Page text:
How To Prepare For Preparing Your Taxes.

It’s that time of year again – time to start thinking about the dreaded tax season. While I have someone do my taxes because of my self-employment income and deductions, many people choose to their own taxes. It all can be confusing, but some of these general tips can at least point you in the right direction come January when you start preparing!

The three forms that you can choose from for filing federal income tax returns are Form 1040EZ, Form 1040A and Form 1040. Your goal is to use the easiest and quickest form that you can. You may qualify to use the easiest one, Form 1040EZ, if you:

  • Have taxable income is below $100,000
  • File either Single or Married Filing Jointly
  • Are under age 65
  • Do not have any dependents
  • Do not have deductions other than the standard amount

I used 1040EZ for years when I was younger, but the older I got the more income I had, the more deductions I could take, and the more retirement/bank accounts and interest income I had. The next “simplest” form is Form 1040A. You may be able to use this form if you:

  • Have taxable income is below $100,000
  • Have capital gain distributions
  • Can claim tax credits
  • Claim deductions for retirement contributions or student loan interest

If you cannot use either of the above forms, you will probably need to use Form 1040 along with any add-on forms. The reasons include:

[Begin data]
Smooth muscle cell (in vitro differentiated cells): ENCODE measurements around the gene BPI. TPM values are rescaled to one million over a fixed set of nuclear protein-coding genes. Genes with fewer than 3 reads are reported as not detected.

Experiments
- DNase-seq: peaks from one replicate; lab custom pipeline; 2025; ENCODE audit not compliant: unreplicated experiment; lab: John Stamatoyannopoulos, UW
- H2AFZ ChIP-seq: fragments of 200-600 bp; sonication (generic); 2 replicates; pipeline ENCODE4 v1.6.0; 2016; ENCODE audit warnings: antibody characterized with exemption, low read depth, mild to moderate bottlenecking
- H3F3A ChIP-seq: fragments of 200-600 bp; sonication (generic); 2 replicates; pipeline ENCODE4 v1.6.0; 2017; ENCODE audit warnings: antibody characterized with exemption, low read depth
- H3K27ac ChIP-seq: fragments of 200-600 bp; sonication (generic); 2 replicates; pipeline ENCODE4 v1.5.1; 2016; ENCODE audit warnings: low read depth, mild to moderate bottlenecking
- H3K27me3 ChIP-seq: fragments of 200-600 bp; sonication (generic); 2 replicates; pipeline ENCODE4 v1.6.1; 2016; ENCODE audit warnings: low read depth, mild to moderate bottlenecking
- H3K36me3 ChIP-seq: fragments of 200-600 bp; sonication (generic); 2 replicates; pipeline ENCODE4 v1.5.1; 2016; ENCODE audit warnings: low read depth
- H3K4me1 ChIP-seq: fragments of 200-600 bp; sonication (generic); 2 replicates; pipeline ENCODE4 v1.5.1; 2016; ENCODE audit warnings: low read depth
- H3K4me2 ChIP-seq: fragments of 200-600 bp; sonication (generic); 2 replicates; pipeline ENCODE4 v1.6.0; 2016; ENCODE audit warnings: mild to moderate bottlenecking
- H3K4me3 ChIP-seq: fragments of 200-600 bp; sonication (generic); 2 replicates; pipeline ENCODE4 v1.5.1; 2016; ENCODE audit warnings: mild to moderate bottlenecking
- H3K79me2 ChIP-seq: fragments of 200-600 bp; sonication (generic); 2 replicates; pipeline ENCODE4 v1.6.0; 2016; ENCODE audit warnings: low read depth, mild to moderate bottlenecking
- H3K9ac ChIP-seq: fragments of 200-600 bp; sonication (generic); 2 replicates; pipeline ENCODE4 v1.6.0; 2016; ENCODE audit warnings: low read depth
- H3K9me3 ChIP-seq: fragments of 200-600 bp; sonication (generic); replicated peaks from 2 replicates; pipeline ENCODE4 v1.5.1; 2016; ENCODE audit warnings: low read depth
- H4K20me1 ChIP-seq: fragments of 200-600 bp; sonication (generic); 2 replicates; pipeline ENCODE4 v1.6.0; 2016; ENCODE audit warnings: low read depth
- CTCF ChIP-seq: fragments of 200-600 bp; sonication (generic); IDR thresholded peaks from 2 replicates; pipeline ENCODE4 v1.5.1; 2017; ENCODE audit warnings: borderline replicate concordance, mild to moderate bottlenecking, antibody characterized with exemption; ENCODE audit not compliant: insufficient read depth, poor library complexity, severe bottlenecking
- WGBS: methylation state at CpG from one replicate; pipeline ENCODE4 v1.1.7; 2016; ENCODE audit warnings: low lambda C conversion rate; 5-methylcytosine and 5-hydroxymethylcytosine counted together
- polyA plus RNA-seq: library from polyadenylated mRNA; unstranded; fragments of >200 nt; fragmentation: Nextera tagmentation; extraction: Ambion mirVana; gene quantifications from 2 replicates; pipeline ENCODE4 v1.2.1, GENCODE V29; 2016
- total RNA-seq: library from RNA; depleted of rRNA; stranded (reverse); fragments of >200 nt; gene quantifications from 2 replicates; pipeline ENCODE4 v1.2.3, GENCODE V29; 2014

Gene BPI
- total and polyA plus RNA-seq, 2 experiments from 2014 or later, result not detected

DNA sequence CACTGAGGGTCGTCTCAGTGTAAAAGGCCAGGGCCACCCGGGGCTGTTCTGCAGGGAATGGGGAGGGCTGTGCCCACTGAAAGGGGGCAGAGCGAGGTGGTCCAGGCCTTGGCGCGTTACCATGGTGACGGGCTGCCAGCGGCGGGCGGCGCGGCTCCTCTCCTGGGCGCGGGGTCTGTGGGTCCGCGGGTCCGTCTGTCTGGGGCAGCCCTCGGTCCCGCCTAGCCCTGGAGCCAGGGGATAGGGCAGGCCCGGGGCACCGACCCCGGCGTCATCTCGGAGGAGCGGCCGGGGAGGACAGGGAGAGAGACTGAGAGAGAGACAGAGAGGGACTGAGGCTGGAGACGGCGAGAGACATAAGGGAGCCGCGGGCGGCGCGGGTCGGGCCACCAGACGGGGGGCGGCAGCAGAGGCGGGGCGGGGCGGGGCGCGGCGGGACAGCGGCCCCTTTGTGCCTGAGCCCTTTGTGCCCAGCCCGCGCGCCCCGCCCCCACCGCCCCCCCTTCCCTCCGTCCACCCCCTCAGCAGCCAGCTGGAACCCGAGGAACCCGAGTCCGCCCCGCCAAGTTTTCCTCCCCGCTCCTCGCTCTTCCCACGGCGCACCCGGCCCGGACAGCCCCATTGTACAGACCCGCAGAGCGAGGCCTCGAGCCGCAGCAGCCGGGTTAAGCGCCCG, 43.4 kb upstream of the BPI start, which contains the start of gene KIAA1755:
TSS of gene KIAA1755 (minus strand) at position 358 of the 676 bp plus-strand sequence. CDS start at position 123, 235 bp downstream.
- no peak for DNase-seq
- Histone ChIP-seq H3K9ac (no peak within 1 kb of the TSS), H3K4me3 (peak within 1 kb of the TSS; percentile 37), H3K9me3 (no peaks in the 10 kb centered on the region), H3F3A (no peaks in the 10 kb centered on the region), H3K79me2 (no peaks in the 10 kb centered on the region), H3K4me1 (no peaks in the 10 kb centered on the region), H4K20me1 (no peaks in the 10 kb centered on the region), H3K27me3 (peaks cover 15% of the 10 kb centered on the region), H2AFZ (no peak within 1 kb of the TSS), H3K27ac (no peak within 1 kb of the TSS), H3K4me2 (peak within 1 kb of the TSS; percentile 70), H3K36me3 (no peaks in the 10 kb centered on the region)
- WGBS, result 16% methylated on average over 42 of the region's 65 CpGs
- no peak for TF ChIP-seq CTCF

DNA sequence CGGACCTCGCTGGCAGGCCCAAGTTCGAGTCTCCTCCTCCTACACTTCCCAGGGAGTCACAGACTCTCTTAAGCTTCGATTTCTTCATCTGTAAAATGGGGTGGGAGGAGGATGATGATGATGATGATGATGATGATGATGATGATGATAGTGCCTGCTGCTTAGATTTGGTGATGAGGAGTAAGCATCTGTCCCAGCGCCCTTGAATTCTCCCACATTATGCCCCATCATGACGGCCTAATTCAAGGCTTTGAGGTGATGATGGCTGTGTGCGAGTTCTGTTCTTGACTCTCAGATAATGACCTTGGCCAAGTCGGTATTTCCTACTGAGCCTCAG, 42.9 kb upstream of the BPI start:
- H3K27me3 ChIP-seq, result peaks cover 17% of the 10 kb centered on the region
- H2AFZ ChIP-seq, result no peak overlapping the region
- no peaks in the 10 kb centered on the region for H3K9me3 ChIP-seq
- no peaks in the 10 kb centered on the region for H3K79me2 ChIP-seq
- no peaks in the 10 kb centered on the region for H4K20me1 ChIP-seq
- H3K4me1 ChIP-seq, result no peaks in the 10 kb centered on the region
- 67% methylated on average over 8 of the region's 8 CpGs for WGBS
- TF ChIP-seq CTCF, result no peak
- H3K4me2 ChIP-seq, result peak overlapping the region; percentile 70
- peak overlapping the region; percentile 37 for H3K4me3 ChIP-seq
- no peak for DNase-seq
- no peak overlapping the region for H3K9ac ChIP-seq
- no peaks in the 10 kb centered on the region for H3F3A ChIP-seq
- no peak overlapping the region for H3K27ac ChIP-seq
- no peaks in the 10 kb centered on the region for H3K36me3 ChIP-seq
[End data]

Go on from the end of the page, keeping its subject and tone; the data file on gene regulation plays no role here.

• Taxable income is $100,000 or more
  • You can claim itemized deductions for any reason
  • You have self-employment income

Because I am a sole-proprietor, I use Form 1040 along with a schedule C for my deductions for running my business. And so while choosing the correct form is important, equally important is choosing the right filing status for your life situation. Here are the 3 main choices (although there are a few others as well):

  • Single: This is your filing status if you are unmarried, divorced or legally separated.
  • Married Filing Jointly: If you are married, you and your spouse may file a joint return. This is what we use.
  • Married Filing Separately: Married couple filing separate returns.

Taxes are complicated, no doubt about it. They certainly don’t make it easy, and the tax code keeps getting bigger and bigger every year. If you have anything you don’t understand, or think you can benefit from taking certain deductions or changing your filing status, you might want to talk to a tax professional. Having someone do my return for me and making sure to find all the deductions and credits we are entitled to is well worth the expense!

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Comments (8)

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  1. Nehal says:

    Any thoughts on how to evaluate whether it makes sense to file separately vs. jointly if you are married? e.g. I make about 3x what my wife does. How can I tell whether we’re better off filing separately vs. jointly? Just try it both ways and see?

  2. david says:

    I would run the numbers both ways to see, that’s what my guy did the first time we filed jointly!

  3. It’s pretty uncommon for it to make sense to file separately. Most of the time, when people are married and filing separately, it’s because they *are separated* (but still married). Not because it’s going to save them money.

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  7. […] How To Prepare For Preparing Your Taxes My Two Dollars offers some tax planning tips and discusses which tax form you should fill out based on your overall financial picture. Personally, I’ve used TurboTax for the past four years and even with my investments and alternative income, I’ve never had much to do in the way of preparation. (Knock on wood) […]

  8. JC Samujya says:

    Thanks David. This was a great post!!